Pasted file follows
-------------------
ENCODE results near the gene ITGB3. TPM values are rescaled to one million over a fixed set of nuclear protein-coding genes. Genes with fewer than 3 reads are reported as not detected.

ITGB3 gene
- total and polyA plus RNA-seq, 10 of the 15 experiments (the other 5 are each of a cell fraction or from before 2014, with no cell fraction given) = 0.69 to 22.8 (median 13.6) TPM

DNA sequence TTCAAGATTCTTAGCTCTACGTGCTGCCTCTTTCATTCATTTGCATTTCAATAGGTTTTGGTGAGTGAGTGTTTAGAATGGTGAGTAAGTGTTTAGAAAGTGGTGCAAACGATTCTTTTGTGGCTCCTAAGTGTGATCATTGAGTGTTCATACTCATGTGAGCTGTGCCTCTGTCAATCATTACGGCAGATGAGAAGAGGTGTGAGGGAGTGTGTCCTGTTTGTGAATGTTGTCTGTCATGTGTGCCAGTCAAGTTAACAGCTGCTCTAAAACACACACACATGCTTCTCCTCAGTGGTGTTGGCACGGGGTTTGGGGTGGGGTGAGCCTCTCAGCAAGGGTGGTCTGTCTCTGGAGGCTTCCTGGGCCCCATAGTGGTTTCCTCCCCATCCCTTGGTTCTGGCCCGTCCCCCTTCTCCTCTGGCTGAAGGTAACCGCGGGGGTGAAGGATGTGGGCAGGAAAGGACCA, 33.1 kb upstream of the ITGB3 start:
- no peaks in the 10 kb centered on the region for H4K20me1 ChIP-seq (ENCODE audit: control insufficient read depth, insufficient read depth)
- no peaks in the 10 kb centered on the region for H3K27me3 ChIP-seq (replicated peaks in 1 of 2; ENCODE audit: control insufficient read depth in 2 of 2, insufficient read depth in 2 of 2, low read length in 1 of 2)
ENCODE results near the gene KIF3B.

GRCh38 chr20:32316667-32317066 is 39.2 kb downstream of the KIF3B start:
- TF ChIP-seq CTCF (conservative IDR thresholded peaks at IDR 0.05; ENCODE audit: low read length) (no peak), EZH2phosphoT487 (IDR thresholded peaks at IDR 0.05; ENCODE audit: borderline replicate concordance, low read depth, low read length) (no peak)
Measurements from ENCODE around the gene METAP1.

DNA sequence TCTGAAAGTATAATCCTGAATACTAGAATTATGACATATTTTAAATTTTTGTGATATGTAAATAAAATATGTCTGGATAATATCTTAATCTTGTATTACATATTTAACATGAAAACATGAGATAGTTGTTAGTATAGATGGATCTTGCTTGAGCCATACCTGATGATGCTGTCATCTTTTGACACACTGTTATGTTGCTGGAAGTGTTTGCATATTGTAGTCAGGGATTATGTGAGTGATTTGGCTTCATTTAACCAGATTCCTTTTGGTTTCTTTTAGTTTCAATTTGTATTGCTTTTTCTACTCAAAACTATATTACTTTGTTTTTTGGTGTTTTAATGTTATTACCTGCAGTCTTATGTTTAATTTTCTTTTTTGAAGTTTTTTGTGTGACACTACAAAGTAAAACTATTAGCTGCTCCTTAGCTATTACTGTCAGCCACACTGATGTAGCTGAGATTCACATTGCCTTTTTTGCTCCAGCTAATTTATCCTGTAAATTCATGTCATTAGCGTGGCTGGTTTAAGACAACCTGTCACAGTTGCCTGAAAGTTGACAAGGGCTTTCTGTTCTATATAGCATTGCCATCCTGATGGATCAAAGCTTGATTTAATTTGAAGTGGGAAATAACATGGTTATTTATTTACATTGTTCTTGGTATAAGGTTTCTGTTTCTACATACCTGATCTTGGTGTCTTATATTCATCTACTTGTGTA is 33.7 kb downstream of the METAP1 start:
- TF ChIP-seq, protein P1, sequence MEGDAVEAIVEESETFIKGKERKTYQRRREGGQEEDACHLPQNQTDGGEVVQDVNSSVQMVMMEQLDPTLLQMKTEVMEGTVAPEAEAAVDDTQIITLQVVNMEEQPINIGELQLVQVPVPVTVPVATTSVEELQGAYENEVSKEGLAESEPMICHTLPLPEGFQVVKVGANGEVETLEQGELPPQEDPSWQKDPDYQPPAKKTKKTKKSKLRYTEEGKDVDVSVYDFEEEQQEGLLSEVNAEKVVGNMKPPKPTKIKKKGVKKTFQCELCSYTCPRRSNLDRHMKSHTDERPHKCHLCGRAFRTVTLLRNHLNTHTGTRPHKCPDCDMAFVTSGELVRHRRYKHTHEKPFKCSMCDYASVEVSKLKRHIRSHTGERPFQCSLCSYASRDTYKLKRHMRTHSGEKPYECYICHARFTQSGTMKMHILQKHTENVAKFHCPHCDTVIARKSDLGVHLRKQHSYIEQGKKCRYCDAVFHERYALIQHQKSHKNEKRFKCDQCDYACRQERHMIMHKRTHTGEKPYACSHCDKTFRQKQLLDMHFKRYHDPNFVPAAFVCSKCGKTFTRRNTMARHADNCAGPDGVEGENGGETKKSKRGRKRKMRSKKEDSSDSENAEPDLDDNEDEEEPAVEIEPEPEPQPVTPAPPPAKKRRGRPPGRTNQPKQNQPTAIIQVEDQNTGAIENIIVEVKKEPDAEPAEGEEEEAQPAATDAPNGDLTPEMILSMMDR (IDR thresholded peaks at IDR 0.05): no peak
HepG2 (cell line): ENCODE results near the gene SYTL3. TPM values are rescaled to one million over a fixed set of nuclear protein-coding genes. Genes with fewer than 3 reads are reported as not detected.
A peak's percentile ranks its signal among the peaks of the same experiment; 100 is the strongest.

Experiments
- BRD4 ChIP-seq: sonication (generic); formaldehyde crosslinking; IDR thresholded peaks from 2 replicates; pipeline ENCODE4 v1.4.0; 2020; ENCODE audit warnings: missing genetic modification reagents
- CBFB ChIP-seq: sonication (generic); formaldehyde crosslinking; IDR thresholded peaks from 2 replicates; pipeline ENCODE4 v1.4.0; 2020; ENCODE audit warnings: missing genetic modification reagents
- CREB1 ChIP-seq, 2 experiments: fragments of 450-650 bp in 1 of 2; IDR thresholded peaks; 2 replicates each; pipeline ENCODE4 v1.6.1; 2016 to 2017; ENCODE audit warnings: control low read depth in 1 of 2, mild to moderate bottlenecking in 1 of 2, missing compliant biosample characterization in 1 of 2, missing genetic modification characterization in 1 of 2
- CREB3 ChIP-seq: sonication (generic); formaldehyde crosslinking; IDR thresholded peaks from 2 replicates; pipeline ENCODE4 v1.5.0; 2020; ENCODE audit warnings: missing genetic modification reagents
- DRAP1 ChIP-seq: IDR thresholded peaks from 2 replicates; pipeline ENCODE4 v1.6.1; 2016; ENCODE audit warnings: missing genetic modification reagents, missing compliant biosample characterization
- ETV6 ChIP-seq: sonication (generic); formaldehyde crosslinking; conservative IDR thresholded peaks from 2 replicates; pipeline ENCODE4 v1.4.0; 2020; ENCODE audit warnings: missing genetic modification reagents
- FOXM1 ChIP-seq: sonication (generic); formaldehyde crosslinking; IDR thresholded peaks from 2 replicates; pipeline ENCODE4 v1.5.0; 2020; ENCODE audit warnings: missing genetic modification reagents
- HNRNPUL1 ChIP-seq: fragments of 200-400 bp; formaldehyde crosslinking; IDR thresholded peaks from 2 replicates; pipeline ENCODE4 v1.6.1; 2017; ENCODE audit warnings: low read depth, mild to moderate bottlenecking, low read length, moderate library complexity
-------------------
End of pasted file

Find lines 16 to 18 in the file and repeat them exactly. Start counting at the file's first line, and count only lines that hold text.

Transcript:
- BRD4 ChIP-seq: sonication (generic); formaldehyde crosslinking; IDR thresholded peaks from 2 replicates; pipeline ENCODE4 v1.4.0; 2020; ENCODE audit warnings: missing genetic modification reagents
- CBFB ChIP-seq: sonication (generic); formaldehyde crosslinking; IDR thresholded peaks from 2 replicates; pipeline ENCODE4 v1.4.0; 2020; ENCODE audit warnings: missing genetic modification reagents
- CREB1 ChIP-seq, 2 experiments: fragments of 450-650 bp in 1 of 2; IDR thresholded peaks; 2 replicates each; pipeline ENCODE4 v1.6.1; 2016 to 2017; ENCODE audit warnings: control low read depth in 1 of 2, mild to moderate bottlenecking in 1 of 2, missing compliant biosample characterization in 1 of 2, missing genetic modification characterization in 1 of 2